Hyperthyroidism is defined as a hypermetabolic state that is characterized by elevated peripheral thyroid hormones.
- Subclinical hyperthyroidism: low TSH levels in the setting of normal free peripheral thyroid hormone levels (T3, T4).
- Overt hyperthyroidism: low TSH is seen in the setting of elevated T3 and/or T4.
As always, a thorough medical history and physical exam is important to establishing the diagnosis. Risk factors that place patients at increased risk of Hyperthyroidism include:
- female gender,
- positive family history,
- other autoimmune disease,
- iodide repletion after deprivation.
Signs and symptoms of hyperthyroidism are the result of stimulation of the adrenergic nervous system, and can include nervousness, heat sensitivity, palpitations, dyspnea, tachycardia, weight loss, goiter and/or thyroid tenderness. Elderly patients may also exhibit CHF and/or atrial fibrillation.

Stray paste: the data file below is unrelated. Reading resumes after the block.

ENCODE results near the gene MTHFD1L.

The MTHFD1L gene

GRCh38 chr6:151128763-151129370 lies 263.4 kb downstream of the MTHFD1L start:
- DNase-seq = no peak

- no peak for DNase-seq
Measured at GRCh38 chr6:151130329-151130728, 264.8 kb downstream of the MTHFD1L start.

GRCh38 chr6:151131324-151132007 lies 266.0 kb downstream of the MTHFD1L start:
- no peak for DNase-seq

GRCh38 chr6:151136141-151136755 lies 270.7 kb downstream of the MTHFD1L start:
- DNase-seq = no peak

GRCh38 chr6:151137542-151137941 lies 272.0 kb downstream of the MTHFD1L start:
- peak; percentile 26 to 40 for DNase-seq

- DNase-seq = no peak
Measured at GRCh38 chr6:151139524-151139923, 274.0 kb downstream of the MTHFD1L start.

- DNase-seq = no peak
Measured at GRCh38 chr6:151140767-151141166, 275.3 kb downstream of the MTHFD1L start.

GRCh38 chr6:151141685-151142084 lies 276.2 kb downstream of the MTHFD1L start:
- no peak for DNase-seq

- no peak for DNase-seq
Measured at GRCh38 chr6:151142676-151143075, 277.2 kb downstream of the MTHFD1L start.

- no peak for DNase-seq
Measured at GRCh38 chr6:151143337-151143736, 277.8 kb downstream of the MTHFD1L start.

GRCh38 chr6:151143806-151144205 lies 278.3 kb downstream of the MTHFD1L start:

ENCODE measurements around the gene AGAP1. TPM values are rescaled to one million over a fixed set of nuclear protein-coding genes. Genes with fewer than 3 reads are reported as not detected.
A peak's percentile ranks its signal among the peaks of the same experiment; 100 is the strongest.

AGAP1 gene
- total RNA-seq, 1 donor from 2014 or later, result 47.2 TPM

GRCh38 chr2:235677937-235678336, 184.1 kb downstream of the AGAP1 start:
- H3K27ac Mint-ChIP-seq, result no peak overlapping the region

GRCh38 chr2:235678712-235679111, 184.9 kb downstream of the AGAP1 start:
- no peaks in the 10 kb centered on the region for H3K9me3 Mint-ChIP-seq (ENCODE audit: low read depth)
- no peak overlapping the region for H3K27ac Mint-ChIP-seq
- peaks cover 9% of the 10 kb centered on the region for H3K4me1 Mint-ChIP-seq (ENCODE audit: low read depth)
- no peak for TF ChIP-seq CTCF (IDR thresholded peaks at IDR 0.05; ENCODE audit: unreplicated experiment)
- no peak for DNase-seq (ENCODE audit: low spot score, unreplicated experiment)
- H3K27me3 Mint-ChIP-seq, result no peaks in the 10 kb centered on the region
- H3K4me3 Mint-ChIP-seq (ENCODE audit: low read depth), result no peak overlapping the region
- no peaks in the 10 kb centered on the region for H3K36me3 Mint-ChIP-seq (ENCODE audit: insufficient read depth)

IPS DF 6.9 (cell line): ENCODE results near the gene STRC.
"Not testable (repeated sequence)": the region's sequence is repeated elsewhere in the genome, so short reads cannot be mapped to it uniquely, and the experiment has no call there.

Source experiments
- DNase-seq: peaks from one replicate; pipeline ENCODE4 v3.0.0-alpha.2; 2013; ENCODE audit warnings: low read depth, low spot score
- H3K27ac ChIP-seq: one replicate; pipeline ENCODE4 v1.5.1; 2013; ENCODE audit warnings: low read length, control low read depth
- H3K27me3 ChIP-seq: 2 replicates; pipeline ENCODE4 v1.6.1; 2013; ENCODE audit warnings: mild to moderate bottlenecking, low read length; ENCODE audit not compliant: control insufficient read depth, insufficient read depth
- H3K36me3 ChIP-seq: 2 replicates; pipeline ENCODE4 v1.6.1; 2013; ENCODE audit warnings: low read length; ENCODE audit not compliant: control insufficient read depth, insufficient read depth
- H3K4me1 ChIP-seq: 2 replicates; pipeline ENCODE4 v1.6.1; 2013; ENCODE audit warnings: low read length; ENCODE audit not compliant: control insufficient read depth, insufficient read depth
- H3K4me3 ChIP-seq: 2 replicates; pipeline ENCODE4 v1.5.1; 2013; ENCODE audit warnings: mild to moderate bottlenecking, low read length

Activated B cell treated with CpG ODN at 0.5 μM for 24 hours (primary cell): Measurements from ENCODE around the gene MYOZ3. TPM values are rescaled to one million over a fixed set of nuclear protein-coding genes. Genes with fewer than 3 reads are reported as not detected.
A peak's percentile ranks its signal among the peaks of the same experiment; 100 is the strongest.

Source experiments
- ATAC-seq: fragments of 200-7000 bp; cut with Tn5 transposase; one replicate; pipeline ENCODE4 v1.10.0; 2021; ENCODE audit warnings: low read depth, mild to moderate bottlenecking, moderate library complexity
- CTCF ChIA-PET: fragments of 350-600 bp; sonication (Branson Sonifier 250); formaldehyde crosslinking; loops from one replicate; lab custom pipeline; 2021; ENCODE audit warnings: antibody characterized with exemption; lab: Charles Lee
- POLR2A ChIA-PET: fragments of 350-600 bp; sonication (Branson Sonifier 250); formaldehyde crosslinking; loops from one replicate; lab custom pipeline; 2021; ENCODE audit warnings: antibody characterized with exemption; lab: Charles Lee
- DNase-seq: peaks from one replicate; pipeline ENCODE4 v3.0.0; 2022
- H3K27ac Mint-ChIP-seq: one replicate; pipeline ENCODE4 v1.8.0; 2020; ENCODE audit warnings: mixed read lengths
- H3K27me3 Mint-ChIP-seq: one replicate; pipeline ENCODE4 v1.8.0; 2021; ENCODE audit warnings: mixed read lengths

Causes of hyperthyroidism include:
- Grave’s disease (80-90% of cases): Autoimmune disease resulting from thyroid-stimulating antibodies binding to TSH receptors. Diagnosis is confirmed by elevated thyroid hormones and increased homogenous radioactive iodine uptake. Thyroid-stimulating antibody levels are also increased.
- Toxic Multi (and Uni-) Nodular goiter: Diagnosed by thyroid scan (with increased heterogeneous uptake) and/or biopsy.
- Iatrogenic and factitious
- Hypersecretion of TSH
- Amiodarone therapy
Defined by: Andrew R. Crichlow, MD